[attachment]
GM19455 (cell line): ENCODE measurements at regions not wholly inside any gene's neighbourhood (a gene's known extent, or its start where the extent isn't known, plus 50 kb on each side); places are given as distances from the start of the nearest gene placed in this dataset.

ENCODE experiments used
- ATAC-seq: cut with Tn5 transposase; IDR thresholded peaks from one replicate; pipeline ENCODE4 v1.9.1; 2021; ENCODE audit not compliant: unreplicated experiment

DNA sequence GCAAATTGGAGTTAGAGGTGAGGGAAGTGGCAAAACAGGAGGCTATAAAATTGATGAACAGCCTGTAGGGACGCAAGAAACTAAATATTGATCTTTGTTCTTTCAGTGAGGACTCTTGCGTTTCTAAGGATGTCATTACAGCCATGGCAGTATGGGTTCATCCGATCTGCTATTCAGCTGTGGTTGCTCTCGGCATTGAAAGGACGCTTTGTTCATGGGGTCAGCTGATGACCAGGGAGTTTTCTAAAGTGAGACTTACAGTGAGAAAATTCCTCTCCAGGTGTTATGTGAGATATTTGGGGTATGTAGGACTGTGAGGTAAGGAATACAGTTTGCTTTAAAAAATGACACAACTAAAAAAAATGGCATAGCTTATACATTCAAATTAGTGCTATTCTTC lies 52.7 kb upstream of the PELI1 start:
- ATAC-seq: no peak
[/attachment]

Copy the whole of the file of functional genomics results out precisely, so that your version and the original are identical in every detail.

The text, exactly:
GM19455 (cell line): ENCODE measurements at regions not wholly inside any gene's neighbourhood (a gene's known extent, or its start where the extent isn't known, plus 50 kb on each side); places are given as distances from the start of the nearest gene placed in this dataset.

ENCODE experiments used
- ATAC-seq: cut with Tn5 transposase; IDR thresholded peaks from one replicate; pipeline ENCODE4 v1.9.1; 2021; ENCODE audit not compliant: unreplicated experiment

DNA sequence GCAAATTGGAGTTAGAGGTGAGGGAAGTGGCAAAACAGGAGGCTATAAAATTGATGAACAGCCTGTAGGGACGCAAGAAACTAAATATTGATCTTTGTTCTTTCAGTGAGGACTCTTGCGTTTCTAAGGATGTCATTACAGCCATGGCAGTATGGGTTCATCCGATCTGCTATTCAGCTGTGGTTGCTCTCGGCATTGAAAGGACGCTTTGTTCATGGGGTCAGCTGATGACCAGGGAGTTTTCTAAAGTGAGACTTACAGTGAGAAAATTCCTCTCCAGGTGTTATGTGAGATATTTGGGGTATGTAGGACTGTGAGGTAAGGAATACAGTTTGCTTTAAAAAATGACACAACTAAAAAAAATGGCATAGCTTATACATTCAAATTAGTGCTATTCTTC lies 52.7 kb upstream of the PELI1 start:
- ATAC-seq: no peak